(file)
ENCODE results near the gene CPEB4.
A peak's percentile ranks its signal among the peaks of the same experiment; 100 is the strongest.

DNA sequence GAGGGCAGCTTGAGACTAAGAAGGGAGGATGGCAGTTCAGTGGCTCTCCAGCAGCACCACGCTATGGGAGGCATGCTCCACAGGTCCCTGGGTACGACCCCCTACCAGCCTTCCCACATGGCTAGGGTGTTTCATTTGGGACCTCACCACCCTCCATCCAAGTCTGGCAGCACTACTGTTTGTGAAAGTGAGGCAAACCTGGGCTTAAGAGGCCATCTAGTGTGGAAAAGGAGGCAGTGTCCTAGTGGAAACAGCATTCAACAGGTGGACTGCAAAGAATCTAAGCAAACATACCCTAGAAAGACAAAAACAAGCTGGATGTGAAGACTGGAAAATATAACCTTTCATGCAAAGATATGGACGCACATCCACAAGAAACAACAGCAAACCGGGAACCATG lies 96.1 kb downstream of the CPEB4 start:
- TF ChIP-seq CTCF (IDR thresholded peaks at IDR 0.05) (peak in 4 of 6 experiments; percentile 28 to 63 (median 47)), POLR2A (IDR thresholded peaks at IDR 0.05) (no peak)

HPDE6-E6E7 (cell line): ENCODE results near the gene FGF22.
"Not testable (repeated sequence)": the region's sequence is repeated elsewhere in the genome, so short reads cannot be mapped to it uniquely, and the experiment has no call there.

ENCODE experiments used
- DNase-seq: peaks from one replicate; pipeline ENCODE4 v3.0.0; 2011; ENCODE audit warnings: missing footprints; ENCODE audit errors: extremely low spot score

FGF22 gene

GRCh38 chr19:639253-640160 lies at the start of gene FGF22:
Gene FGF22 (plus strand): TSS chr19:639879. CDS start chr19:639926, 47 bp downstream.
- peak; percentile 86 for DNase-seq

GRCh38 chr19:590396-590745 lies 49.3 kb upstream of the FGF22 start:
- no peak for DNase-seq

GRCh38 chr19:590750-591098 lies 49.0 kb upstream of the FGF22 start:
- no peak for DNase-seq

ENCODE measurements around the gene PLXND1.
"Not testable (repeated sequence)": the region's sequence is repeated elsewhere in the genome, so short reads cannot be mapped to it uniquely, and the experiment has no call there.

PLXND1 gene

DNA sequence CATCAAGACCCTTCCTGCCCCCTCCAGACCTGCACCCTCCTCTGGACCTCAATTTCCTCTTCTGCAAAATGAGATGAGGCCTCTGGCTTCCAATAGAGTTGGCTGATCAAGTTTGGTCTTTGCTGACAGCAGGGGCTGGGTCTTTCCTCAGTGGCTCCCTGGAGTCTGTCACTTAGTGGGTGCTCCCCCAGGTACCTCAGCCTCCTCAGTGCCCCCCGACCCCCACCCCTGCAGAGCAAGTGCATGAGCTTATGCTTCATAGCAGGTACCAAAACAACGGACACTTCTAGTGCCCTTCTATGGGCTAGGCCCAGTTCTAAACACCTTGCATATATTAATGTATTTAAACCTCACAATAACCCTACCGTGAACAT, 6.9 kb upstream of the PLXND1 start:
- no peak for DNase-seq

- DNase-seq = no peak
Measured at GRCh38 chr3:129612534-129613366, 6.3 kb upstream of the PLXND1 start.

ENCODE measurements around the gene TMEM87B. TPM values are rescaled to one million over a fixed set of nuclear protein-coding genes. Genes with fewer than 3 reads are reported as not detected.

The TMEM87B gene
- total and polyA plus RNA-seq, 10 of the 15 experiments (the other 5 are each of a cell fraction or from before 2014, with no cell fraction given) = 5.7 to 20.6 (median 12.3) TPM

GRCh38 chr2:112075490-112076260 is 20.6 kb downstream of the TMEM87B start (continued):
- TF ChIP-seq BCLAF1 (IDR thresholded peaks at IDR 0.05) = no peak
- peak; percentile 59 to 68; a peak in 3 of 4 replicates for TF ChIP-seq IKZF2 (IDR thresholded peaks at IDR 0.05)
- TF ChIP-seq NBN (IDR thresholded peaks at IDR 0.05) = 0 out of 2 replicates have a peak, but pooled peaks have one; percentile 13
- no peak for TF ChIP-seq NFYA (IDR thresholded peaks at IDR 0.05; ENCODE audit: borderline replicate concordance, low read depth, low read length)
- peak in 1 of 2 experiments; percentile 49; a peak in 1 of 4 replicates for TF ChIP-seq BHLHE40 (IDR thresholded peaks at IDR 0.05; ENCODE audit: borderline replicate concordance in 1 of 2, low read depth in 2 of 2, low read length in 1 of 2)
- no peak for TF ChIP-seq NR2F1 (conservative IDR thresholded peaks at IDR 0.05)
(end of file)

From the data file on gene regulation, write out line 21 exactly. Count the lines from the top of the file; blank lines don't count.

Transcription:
- no peak for DNase-seq